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Hoffmann, R. A wiki for the life sciences where authorship matters. Nature Genetics (2008)

Altered adrenergic responsiveness of endothelium-denuded hepatic arteries and portal veins in patients with cirrhosis.

BACKGROUND & AIMS: Patients with cirrhosis are characterized by a reduced splanchnic vascular resistance and a hyporeactivity to adrenergic vasoconstrictors. So far, their adrenergic splanchnic vascular responsiveness has not been evaluated in vitro. We compared responses to alpha1- and beta2-adrenoceptor stimulation of hepatic arteries and portal veins of patients with cirrhosis undergoing transplantation with those of organ donors. METHODS: Isometric contractions of endothelium-denuded vessel rings were induced cumulatively by methoxamine and relaxations by isoproterenol. Results are expressed as percentage of the contraction obtained by 85 mmol/L KCl or of the relaxation obtained by 100 micromol/L papaverine, respectively. RESULTS: Maximal methoxamine-induced contractions were reduced in cirrhotic hepatic arteries (cirrhosis, 51.8% +/- 6.8%; donor, 89.9% +/- 6.6%; P < 0.01) and portal veins (cirrhosis, 49.2% +/- 6.4%; donor, 94.0% +/- 5.3%; P < 0.01). In cirrhosis, isoproterenol induced a less marked relaxation of hepatic arteries (cirrhosis, 46.6% +/- 3.2%; donor, 100.3% +/- 4.4%; P < 0. 01) but an increased relaxation of portal veins (cirrhosis, 41.9% +/- 6.2%; donor, 26.2% +/- 2.8%; P < 0.01). CONCLUSIONS: In cirrhosis, endothelium-free hepatic arteries are hyporeactive to alpha1- and beta2-adrenoceptor agonists, and portal veins are hyporeactive to alpha1- but hyperreactive to beta2-adrenoceptor agonists. These findings support the in vivo findings of a hyporesponsiveness to adrenergic vasoconstrictors in patients with cirrhosis.[1]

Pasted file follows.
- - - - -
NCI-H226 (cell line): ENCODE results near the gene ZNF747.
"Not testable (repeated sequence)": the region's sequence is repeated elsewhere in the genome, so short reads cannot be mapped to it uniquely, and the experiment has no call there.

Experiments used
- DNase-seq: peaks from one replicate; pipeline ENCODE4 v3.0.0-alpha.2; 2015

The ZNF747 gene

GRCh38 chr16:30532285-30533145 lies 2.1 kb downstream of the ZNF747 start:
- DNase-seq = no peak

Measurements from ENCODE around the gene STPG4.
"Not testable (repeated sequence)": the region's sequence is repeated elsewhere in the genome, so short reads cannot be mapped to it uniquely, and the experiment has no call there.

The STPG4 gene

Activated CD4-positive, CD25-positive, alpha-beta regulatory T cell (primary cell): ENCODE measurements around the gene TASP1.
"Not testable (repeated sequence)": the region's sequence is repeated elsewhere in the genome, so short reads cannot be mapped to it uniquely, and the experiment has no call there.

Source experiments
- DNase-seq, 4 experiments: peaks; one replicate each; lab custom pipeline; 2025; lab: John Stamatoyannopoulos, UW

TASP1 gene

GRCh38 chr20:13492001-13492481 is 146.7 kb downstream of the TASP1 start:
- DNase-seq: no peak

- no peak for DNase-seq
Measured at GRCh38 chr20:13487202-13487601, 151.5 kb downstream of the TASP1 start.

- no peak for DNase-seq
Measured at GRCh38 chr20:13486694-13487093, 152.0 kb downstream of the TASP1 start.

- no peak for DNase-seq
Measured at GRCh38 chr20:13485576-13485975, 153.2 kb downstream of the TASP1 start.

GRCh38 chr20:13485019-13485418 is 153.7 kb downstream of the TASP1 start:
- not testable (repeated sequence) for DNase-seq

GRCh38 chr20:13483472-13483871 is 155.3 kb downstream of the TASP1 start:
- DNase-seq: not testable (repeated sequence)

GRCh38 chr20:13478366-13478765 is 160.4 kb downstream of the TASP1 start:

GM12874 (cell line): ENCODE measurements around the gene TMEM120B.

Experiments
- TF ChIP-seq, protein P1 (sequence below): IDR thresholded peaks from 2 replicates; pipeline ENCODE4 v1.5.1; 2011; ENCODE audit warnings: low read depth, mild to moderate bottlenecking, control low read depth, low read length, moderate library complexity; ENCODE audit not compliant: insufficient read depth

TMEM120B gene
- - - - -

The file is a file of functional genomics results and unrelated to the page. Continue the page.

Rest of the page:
1. Altered adrenergic responsiveness of endothelium-denuded hepatic arteries and portal veins in patients with cirrhosis. Heller, J., Schepke, M., Gehnen, N., Molderings, G.J., Müller, A., Erhard, J., Spengler, U., Sauerbruch, T. Gastroenterology (1999) [Pubmed]
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